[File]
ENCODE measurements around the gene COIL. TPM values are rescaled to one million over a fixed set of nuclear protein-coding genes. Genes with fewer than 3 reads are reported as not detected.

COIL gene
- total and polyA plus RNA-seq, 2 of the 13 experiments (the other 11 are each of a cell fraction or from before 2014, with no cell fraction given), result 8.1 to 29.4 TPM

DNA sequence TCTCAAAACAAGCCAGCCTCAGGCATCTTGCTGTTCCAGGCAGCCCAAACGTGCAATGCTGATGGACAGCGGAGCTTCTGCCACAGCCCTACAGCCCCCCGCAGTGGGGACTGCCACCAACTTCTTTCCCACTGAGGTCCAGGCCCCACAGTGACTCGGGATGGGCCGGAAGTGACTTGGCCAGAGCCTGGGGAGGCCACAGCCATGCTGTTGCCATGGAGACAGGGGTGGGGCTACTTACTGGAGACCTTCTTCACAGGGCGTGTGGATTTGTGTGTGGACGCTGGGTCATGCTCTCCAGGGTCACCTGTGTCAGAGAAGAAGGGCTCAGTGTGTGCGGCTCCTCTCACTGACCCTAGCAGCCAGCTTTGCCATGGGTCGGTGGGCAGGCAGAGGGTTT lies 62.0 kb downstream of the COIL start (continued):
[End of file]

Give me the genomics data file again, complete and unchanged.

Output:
ENCODE measurements around the gene COIL. TPM values are rescaled to one million over a fixed set of nuclear protein-coding genes. Genes with fewer than 3 reads are reported as not detected.

COIL gene
- total and polyA plus RNA-seq, 2 of the 13 experiments (the other 11 are each of a cell fraction or from before 2014, with no cell fraction given), result 8.1 to 29.4 TPM

DNA sequence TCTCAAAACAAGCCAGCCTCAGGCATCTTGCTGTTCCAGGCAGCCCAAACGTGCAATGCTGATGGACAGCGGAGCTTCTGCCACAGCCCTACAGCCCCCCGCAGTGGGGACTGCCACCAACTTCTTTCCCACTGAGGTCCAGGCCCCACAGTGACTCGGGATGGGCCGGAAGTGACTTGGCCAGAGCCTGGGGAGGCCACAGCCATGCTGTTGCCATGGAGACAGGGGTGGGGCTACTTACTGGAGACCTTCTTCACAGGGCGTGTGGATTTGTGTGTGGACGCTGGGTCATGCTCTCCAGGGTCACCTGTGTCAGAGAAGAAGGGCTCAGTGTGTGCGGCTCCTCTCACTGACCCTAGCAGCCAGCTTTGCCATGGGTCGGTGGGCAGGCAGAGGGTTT lies 62.0 kb downstream of the COIL start (continued):